# RE: Stopping That Truck !!

• To: seaint(--nospam--at)seaint.org
• Subject: RE: Stopping That Truck !!
• From: "syed faiz ahmad" <syedfaiz23(--nospam--at)hotmail.com>
• Date: Wed, 23 Jan 2002 22:13:02 +0300
```Nicholas,

Can you scan forward the subject article from Concrete International that
you mentioned? It should be an useful material for all of us, I believe.

Regards,

SENIOR STRUCTURAL ENGINEER
SAUDI OGER LTD

```
```From: "Nicholas Blackburn" <nblackburn(--nospam--at)fdgoak.com>
To: <seaint(--nospam--at)seaint.org>
Subject: RE: Stopping That Truck !!
Date: Wed, 23 Jan 2002 07:58:09 -0800

copied here is a message regarding a similar subject from some months ago
on
the list (from Mitchell J. Sklar, P.E.):

Back in 1996, I was investigating some damaged steel columns due to a
front end loader 'accidentally knocking into them' over and over again.
The columns were in a trash plant tipping hall and we were checking the
maximum plastic moment to deform some was

Momentum Conservation Method; Kinetic Energy of a Target-Missile
Combination; Force-Time Function Known:

For Automobile Fmax = 0.625 Vs Wm
where
F = force at interface (lb)
Vs = automobile velocity ft/sec
Wm weight of automobile (lbs)

Example 1:
WEIGHT = 8000 LBS
1.0 mph  (1.467 fps) Imp F = 0.625*Vs*Wm =	7883	lbs
1ST GEAR 4.3 MPH	(6.31  fps)
31533	lbs
2ND GEAR 8.2 MPH	(12.03 fps)
60133	lbs

Example 2 w/ KOMATSU WA450-2 weight 47840#, Vs 1.47, Fmax 43953#

I also have an article regarding the design of cable barrier rails from the
May 1989 Concrete International which may be of some use.

Nicholas Blackburn, PE
mailto:nblackburn(--nospam--at)fdgoak.com

-----Original Message-----
From: Caldwell, Stan [mailto:scaldwell(--nospam--at)halff.com]
Sent: Wednesday, January 23, 2002 7:33 AM
To: 'SEAINT Listserv'
Subject: Stopping That Truck !!

Greetings, y'all:

Every now and then, and interesting problem comes along that is challenging
in its simplicity.  It is even more interesting if that problem is entirely
outside the realm of all common building and bridge codes and guidelines.
Structural engineers simply are ill-prepared to tackle problems which
involve moving objects, momentum, kinetic energy, potential energy, force
due to deceleration, and acceptable structural failure.  We are struggling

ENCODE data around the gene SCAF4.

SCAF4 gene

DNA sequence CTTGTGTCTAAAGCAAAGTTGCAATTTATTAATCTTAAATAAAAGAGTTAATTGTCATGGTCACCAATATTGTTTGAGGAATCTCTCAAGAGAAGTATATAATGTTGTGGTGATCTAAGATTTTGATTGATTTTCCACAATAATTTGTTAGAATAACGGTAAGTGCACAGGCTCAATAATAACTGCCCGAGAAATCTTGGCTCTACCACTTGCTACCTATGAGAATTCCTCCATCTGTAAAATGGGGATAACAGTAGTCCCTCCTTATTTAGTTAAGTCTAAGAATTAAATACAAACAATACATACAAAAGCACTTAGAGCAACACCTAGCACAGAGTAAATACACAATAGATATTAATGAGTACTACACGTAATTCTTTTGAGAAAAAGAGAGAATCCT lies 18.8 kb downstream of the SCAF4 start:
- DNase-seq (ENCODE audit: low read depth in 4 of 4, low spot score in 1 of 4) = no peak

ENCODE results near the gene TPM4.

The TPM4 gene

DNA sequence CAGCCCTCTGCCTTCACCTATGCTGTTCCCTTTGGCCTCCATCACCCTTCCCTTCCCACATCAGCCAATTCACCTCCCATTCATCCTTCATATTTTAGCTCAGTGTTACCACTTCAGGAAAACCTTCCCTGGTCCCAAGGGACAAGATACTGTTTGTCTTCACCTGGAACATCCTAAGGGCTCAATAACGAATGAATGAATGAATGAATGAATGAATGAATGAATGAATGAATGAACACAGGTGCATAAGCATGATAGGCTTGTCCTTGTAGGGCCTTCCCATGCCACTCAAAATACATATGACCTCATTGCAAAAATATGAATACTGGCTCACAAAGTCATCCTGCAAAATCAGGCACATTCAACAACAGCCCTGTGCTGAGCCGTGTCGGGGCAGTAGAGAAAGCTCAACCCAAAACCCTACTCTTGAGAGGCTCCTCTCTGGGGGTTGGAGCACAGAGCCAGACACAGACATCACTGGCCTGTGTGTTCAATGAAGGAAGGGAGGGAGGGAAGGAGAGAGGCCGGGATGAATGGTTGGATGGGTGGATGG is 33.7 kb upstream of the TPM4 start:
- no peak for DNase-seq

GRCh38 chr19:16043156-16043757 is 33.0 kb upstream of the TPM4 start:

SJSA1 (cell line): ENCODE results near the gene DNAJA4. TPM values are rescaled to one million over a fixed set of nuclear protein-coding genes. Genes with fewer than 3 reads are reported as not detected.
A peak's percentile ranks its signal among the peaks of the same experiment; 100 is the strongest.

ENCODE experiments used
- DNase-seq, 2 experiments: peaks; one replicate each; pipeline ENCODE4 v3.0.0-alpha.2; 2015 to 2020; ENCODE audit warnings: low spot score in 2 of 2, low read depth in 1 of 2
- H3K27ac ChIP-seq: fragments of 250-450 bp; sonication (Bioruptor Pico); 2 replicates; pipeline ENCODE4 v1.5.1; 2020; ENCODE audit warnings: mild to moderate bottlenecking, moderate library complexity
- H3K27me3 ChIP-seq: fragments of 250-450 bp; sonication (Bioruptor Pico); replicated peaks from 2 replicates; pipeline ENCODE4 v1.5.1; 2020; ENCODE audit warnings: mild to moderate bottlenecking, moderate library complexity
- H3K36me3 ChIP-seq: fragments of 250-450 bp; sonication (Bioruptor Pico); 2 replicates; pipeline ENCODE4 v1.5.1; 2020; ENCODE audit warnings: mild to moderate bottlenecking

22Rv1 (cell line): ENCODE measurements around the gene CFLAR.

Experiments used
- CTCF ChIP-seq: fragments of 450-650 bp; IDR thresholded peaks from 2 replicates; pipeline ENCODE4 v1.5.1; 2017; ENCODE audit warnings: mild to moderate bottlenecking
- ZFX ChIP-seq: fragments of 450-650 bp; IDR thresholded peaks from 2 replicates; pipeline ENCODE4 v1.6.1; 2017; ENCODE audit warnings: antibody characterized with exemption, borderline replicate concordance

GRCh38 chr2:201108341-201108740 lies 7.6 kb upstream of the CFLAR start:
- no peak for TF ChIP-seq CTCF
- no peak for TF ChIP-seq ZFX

with just such a problem right now:

A client in the defense industry wants to construct a security fence around
the perimeter of their industrial campus.  The fence is to be comprised of
bollards nominally spaced at 12 ft., connected with a continuous wire rope.
Each bollard will be comprised of a 12" X 12" concrete post over a 18" dia.
concrete pier.  The posts will extend about 3 ft. above grade, and the
piers
will extend 6 ft. to 8 ft. into black clay.  Reinforcement will be
continuous between the piers and posts, either with #8 rebars or with small
rolled shapes.  The 1" dia. wire rope will pass through the bollards about
30" above grade, and will sag about 2" between bollards.  The client has
specified that the fence must stop a 7500 lb. truck with a C.G. at 3 ft.
above grade, traveling at a speed of 20 mph or less.

Question:  What is the design force on the bollard?  on the wire rope?

Six normally intelligent structural engineers have calculated answers
ranging form 3 Kips to 980 Kips, with the majority thinking somewhere
between 50 and 100 Kips.  What do you think?

1]    The softest, and least known, spring is the soil ... and it's
stiffness changes seasonally.

2]    The next softest, and ill-defined, spring is the truck bumper and
chassis.

3]    The bollard can "fail" into a full plastic hinge (or beyond), just as
long as it stops the truck.

4]    The two most important variables are time and distance, which, of
course, are both indeterminant.

Who out there can think "outside the box" and solve this problem?

Stan R. Caldwell, P.E.
Dallas, Texas

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SENIOR STRUCTURAL ENGINEER
SAUDI OGER LTD

_________________________________________________________________

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